Also published on this date: Monday, August 27, 2012: Maximum Shelf: It's Fine By Me
Shelf Awareness for Monday, August 27, 2012
Case Study of Paid Book Review Mill
On the front page of yesterday's business section, the New York Times had a depressing story about paid book reviews, focusing on GettingBookReviews.com, a defunct service founded by Todd Rutherford. Beginning in 2010, the service wrote online book reviews at rates that included $99 for one, $499 for 20 and $999 for 50. For a time, he was taking in $28,000 a month, and "in its brief existence," GettingBookReviews.com wrote 4,531 reviews.
Rutherford paid, it seems, $15 a review. His most prolific reviewer earned $12,500 in several months. For a 50-word review she found, she said, "enough information on the Internet so that I didn't need to read anything, really." For a 300-word review, she spent "about 15 minutes reading the book." Early last year, Rutherford was forced to shut down GettingBookReviews.com, in large part because of one unhappy customer's many posts about it and because Google suspended Rutherford's advertising account because Google doesn't approve of ads for paid favorable reviews.
The problem of paid reviews has risen because in the digital age so many books are being sold online, where consumer reviews have become exceedingly important, and self-publishing has grown dramatically, leading authors to do anything--even pay for positive reviews--to get attention.
One of the biggest GettingBookReviews.com stories involved John Locke, best-known as the first self-published author to sell more than a million e-books through Amazon. While Locke downplayed the help he got by buying 300 reviews from the service, Todd Rutherford said that Locke did not give him proper credit.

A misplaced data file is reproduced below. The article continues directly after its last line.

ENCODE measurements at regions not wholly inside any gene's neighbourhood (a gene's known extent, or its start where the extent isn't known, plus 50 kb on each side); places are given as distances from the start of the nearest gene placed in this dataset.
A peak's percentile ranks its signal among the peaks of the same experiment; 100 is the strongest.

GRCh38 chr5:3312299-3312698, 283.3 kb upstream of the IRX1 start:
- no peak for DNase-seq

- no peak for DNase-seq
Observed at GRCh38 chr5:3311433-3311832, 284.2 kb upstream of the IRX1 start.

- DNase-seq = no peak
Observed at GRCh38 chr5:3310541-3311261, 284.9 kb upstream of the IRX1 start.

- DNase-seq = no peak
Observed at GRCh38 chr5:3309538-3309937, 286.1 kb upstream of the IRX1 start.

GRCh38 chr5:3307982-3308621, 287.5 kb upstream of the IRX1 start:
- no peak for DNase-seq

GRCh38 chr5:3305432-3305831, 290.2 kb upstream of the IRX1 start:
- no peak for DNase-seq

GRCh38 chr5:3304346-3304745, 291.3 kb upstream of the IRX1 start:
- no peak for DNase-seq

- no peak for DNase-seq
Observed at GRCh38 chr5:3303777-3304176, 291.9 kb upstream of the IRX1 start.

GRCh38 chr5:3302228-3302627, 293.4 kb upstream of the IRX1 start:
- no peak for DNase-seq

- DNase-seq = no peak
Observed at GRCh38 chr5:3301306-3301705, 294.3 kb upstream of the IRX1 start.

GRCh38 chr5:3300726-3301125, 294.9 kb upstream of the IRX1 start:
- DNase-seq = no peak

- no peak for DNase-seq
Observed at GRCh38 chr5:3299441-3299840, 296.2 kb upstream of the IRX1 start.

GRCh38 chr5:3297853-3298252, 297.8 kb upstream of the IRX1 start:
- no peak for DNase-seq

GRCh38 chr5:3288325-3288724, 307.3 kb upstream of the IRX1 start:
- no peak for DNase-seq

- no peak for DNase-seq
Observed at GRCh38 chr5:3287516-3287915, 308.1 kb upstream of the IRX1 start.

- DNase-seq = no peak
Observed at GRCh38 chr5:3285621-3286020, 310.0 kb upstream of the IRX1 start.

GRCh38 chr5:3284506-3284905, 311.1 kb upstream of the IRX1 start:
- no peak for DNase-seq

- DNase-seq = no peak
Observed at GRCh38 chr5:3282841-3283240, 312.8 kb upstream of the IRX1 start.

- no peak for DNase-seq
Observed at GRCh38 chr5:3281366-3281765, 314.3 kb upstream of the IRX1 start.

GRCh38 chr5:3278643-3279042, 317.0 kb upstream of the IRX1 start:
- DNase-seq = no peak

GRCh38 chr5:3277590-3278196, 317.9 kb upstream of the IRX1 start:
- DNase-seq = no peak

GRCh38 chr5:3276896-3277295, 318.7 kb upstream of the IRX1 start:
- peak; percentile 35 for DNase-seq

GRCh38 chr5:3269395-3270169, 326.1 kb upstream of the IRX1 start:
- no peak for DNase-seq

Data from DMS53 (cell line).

Locke and others who pay for reviews may have benefited handsomely: Amazon reportedly does major online and e-mail marketing pushes for books that receive a certain amount of four- and five-star reviews, efforts that are greater than for some established authors. These programs have created bestselling authors, some of whom were then signed by traditional publishers. According to some in the business, Amazon has not been diligent about recognizing paid-for reviews.
Our favorite (five stars) line from the article:
"It used to take the same time to produce a book that it does to produce a baby. Now it takes about as long as boiling an egg."
Our review of the Times article (for free): a downer, but read it!
New Bookstores Planned for Queens, New York
Early next year, Lexi Beach plans to open the Astoria Bookshop in Astoria in Queens in New York City, the Daily News reported, observing, "It will be the only independent bookstore in Queens to sell mainstream titles."
Beach "manages accounts for a website that sells digital audiobooks" and is arranging author events to promote the store in advance of opening. "I'm confident that a good portion of the community will be very excited about having a place to buy books locally," Beach told the paper. "Obviously, anyone with a computer or smartphone can buy books online, but there's something about a bookstore, a physical place to go and browse books, that is special."
And Faye Skandalakis, who opened the Story Nook in February in a small section of babyNOIR, an Astoria children's boutique, said she hopes to open a children's bookstore "within a year or so."
Moby Dickens (and Cats) Change Hands
Susan Bachrach, who founded Moby Dickens Bookshop, Taos, N.Mex., nearly 30 years ago with her late husband, Art, has sold the bookstore, Taos News reported.
Bachrach said that the store "has brought us more joy than you can imagine. I love to put something into people's hands that I know they are going to enjoy." Art Bachrach died in late 2011.
The new owners of Moby Dickens are Jay and Carolyn Moore, who moved to New Mexico from Dallas, looking for a job or investment opportunity. Told about Moby Dickens by a broker, the Moores stopped by one night after closing. "They peeked in the windows and both fell in love," the paper wrote.
Jay Moore, who is 38, told Taos News that he was initially wary of owning a bookstore in the Internet age. "Everybody said we were insane," he said. But, "I just felt in my heart that it was the right thing."
The couple plan to update some of the store, including adding "new bookkeeping" and expanding its online presence, but otherwise keep it the same. Most important, store cats Tony and Mable (r.) are staying, as Bachrach specified.
"We really want to respect what Art and Susan have done here," Moore said. "It's not just a bookstore. It's an icon in Taos."
Bookery Nook to Close This Friday